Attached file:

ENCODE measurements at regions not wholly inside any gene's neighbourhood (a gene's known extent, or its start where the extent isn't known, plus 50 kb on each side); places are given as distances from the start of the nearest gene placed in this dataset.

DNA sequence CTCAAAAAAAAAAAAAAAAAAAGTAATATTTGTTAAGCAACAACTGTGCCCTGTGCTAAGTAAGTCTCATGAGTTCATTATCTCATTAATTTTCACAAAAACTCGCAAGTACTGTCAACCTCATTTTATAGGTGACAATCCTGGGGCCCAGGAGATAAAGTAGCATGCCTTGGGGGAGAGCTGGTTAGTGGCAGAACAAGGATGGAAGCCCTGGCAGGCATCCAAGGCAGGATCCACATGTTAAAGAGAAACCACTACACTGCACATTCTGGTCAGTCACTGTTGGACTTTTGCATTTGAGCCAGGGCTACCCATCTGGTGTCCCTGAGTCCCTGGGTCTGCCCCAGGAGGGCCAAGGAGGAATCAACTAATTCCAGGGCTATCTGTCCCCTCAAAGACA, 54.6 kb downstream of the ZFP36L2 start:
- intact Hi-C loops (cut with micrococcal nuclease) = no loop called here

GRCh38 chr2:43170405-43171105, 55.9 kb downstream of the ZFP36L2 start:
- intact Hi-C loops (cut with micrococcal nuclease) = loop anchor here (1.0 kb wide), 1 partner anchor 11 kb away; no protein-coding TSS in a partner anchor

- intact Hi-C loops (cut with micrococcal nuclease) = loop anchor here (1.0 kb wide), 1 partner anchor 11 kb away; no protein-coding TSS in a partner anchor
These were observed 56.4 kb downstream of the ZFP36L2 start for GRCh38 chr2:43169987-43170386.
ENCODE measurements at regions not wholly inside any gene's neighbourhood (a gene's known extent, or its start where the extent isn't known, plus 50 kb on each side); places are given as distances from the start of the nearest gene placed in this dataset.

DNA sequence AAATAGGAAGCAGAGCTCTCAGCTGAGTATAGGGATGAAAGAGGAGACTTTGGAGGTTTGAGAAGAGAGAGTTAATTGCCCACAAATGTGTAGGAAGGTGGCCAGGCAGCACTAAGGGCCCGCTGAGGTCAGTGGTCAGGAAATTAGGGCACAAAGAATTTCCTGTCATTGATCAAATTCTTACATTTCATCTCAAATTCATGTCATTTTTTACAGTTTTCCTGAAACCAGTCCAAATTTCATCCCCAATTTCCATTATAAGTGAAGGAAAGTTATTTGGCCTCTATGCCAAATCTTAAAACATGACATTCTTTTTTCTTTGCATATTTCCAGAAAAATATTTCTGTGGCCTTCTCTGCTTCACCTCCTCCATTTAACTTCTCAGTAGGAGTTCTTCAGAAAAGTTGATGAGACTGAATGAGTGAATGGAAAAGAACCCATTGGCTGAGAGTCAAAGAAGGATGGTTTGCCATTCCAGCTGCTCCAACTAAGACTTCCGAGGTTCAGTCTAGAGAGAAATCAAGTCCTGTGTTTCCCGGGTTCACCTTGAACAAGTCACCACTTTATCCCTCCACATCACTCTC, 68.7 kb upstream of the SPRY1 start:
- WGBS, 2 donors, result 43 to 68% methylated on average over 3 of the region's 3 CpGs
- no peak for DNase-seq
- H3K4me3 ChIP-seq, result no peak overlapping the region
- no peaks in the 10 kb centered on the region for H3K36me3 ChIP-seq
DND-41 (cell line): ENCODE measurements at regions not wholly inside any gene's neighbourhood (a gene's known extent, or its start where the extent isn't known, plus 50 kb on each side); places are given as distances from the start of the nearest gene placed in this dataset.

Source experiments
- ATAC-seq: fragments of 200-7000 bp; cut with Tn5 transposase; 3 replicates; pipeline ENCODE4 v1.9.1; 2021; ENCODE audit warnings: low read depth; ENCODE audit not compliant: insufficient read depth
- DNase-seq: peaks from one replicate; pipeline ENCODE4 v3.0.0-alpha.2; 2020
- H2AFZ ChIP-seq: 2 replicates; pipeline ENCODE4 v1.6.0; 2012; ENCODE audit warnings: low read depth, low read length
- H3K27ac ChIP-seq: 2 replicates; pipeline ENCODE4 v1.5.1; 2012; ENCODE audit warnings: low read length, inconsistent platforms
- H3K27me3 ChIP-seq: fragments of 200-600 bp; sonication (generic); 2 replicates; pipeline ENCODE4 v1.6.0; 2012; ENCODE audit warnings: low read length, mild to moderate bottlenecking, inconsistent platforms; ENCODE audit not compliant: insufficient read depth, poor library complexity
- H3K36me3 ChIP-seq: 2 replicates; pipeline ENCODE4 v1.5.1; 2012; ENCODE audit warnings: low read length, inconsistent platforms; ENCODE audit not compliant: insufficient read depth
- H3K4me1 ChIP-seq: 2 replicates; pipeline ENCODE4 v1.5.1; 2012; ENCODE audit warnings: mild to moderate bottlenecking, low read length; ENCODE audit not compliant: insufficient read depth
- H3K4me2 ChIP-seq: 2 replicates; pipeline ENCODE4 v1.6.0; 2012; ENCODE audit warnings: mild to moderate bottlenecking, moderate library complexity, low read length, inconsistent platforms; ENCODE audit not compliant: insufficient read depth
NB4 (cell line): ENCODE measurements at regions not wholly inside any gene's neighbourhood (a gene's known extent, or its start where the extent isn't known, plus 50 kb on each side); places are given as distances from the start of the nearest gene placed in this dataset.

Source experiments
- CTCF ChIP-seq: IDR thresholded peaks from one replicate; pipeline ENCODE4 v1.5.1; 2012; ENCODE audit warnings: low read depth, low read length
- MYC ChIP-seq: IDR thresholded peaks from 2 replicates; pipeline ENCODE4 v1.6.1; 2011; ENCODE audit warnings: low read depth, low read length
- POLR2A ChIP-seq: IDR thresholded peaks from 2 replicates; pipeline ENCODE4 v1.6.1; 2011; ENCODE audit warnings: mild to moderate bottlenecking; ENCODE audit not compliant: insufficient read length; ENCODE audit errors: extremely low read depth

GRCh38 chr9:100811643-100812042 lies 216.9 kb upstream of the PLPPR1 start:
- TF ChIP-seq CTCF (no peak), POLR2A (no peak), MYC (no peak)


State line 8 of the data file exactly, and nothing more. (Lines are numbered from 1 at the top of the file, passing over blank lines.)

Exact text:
ENCODE measurements at regions not wholly inside any gene's neighbourhood (a gene's known extent, or its start where the extent isn't known, plus 50 kb on each side); places are given as distances from the start of the nearest gene placed in this dataset.